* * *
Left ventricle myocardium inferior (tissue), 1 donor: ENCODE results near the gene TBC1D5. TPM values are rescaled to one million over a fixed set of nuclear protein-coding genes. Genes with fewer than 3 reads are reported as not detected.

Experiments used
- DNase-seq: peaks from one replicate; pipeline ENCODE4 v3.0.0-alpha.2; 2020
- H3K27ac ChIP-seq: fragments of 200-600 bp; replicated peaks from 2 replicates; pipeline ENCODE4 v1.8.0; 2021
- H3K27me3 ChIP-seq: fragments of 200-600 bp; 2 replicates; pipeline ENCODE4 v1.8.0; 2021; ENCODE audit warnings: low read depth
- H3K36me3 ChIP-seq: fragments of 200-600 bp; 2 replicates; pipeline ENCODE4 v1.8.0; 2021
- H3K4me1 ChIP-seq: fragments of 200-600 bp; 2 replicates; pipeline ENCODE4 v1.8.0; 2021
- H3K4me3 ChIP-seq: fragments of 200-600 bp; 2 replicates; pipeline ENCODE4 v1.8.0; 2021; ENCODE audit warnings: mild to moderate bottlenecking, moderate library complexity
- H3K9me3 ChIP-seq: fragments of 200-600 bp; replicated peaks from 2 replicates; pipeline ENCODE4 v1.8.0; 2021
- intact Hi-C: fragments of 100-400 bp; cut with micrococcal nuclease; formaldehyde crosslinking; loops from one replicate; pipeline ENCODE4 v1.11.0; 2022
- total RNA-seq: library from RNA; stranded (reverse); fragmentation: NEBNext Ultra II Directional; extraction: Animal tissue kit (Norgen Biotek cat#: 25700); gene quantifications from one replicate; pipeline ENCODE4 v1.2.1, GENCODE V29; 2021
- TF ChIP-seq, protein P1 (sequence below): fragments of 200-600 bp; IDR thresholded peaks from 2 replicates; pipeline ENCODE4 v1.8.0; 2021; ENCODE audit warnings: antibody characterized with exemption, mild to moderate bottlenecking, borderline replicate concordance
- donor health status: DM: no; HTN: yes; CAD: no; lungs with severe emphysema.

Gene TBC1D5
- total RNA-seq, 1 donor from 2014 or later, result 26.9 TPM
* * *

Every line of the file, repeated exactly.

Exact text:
Left ventricle myocardium inferior (tissue), 1 donor: ENCODE results near the gene TBC1D5. TPM values are rescaled to one million over a fixed set of nuclear protein-coding genes. Genes with fewer than 3 reads are reported as not detected.

Experiments used
- DNase-seq: peaks from one replicate; pipeline ENCODE4 v3.0.0-alpha.2; 2020
- H3K27ac ChIP-seq: fragments of 200-600 bp; replicated peaks from 2 replicates; pipeline ENCODE4 v1.8.0; 2021
- H3K27me3 ChIP-seq: fragments of 200-600 bp; 2 replicates; pipeline ENCODE4 v1.8.0; 2021; ENCODE audit warnings: low read depth
- H3K36me3 ChIP-seq: fragments of 200-600 bp; 2 replicates; pipeline ENCODE4 v1.8.0; 2021
- H3K4me1 ChIP-seq: fragments of 200-600 bp; 2 replicates; pipeline ENCODE4 v1.8.0; 2021
- H3K4me3 ChIP-seq: fragments of 200-600 bp; 2 replicates; pipeline ENCODE4 v1.8.0; 2021; ENCODE audit warnings: mild to moderate bottlenecking, moderate library complexity
- H3K9me3 ChIP-seq: fragments of 200-600 bp; replicated peaks from 2 replicates; pipeline ENCODE4 v1.8.0; 2021
- intact Hi-C: fragments of 100-400 bp; cut with micrococcal nuclease; formaldehyde crosslinking; loops from one replicate; pipeline ENCODE4 v1.11.0; 2022
- total RNA-seq: library from RNA; stranded (reverse); fragmentation: NEBNext Ultra II Directional; extraction: Animal tissue kit (Norgen Biotek cat#: 25700); gene quantifications from one replicate; pipeline ENCODE4 v1.2.1, GENCODE V29; 2021
- TF ChIP-seq, protein P1 (sequence below): fragments of 200-600 bp; IDR thresholded peaks from 2 replicates; pipeline ENCODE4 v1.8.0; 2021; ENCODE audit warnings: antibody characterized with exemption, mild to moderate bottlenecking, borderline replicate concordance
- donor health status: DM: no; HTN: yes; CAD: no; lungs with severe emphysema.

Gene TBC1D5
- total RNA-seq, 1 donor from 2014 or later, result 26.9 TPM